Restaurants will now receive one of four food safety ratings to provide the public with more information about the level of a restaurant’s food safety practices. Photo courtesty of King County Public Health

King County unveils new restaurant rating system

  • Tuesday, February 7, 2017 1:48pm
  • News

Next time Mercer Island residents go to their favorite restaurant, they may notice something new — a sign by the front window telling them just how safe and clean the business is.

As part of a program that began in January, restaurants throughout the county are receiving a new rating and window sign when they receive their food safety inspection. Depending on how many and which violations inspectors find, food vendors will either be ranked as “Needs to improve,” “Okay,” “Good” or “Excellent.”

Diners will also spot Emojis on the inspection signs — a unique addition that Public Health of Seattle and King County added after conducting a focus group with University of Washington students.

Public Health officials decided to revamp the food safety rating system over a year ago after hearing loud and clear that the public wanted more information.

“We received comments in all forms — emails to us, calls to us and sometimes they’d come directly into our program offices. We found over the years — particularly in 2013 and 2014 — that we were receiving a lot of questions about getting a rating system,” said Food Program Manager Becky Elias.

Previously, restaurants would receive either a “satisfactory” or “unsatisfactory” inspection. A restaurant would receive an “unsatisfactory” inspection for a single or many “red critical” violations that could lead to food-borne illnesses.

A reinspection was required if a restaurant tallied 35 or more red violation points, and was closed if the restaurant accumulated either 90 red violation points, or 120 points in violations that could cause food-borne illnesses or lesser maintenance and sanitation issues known as “blue critical violations.”

Inspection reviews did not inform patrons of a restaurant’s past transgressions. Now, a restaurant’s inspection history will contribute to their overall rating.

“That was actually something that we heard from the business community and our inspector community. There are so many variables that can happen on a given day — there could be a change in management, changes in staff, it could just be a particularly busy day, there could be a new inspector in that area. The phrase that we were hearing them say was that a single inspection is just a snapshot in time and doesn’t tell you how well a business is likely to perform on any given day,” Elias said.

Restaurants in the “Excellent” category have had none or very few red critical violations, restaurants in the “Good” category have had some red critical violations and restaurants in the “Okay” category have had many red critical violations. Restaurants in the “Needs to Improve” category have either been closed by Public Health within the last year or required multiple return inspections to fix food safety practices.

The new ratings will be rolled out in phases over 2017, so it may be a while before diners see signs in the area.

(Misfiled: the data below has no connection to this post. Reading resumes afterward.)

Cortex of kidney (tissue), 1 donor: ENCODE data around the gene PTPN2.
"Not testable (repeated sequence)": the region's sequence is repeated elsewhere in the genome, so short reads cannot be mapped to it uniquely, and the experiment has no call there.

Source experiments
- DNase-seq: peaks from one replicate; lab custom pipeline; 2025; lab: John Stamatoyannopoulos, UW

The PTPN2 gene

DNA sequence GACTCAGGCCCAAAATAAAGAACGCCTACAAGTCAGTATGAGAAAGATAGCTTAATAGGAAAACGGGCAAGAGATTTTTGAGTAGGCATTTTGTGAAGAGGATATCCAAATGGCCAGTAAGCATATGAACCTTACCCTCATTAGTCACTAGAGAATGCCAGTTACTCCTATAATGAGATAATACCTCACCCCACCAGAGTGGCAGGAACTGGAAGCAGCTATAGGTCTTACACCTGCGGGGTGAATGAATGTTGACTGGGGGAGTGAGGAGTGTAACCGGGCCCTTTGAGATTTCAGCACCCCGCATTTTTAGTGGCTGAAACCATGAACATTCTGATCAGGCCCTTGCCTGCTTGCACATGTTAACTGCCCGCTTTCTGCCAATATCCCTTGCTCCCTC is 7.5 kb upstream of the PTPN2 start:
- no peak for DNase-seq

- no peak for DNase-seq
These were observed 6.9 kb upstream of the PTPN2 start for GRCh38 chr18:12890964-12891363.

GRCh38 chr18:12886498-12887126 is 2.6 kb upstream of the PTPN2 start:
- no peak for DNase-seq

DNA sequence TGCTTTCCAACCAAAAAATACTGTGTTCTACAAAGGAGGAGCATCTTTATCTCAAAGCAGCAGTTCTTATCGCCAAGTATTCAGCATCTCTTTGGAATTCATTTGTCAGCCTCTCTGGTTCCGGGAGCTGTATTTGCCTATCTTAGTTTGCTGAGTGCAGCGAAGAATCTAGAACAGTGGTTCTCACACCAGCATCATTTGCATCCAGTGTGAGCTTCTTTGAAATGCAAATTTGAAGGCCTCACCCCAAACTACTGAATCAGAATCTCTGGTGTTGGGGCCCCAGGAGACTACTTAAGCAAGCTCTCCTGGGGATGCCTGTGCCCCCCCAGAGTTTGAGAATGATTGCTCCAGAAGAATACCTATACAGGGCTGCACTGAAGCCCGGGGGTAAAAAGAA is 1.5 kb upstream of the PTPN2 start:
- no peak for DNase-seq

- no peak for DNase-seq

See www.kingcounty.gov/depts/health for more.

More in News

Inslee talks education, carbon tax and opioid crisis

Carbon tax proposal would replenish the state’s reserves for the first year for education spending.

With help of community donors, Mercer Island completes Island Crest Park renovation

In other city news, Islanders can now comment on the TIP and enjoy larger 630 shuttles.

Mercer Island legislator plans to pass equal pay law this year

Rep. Tana Senn’s bill aiming to address the gender pay gap is off to a fast start.

Islanders report vandalism, blackmail, jewelry theft

The blotter consists of officers’ accounts of crimes and other incidents in Mercer Island.

Governor rolls out carbon tax proposal and Republicans balk

By Josh Kelety WNPA Olympia News Bureau Gov. Jay Inslee rolled out… Continue reading

Mercer Island Youth and Family Services Foundation announces raffle prizes for annual breakfast

The biggest fundraiser for MIYFS is coming up on Feb. 7, but raffle tickets are on sale now.

UW athletic director to keynote benefit for Mercer Island Boys and Girls Club

The business breakfast will run from 7-8:15 a.m. on Feb. 1.

Mercer Islander named to Lehigh University dean’s list

Dean’s list status, which is awarded to students who earned a scholastic… Continue reading

Mercer Island High School drama to present ‘Good Kids’ as winter play

In other school news, the kindergarten roundup is coming up and Pathfinder nominations close soon.

Passing the gavel: Mercer Island City Council selects Debbie Bertlin as mayor

Salim Nice will serve as deputy mayor, as the city appoints new leadership for 2018-19.

Islanders report thefts of kayak, motorcycle, bicycle

The blotter consists of officers’ accounts of crimes and other incidents in Mercer Island.

Viewers in the gallery applaud as Gov. Jay Inslee makes his annual state-of-the state address before a joint legislative session Tuesday in Olympia. (Elaine Thompson / Associated Press)
Inslee: ‘It’s our state’s destiny … to fight climate change’

In his State-of-the-State address, the governor made the case for an ambitious carbon tax.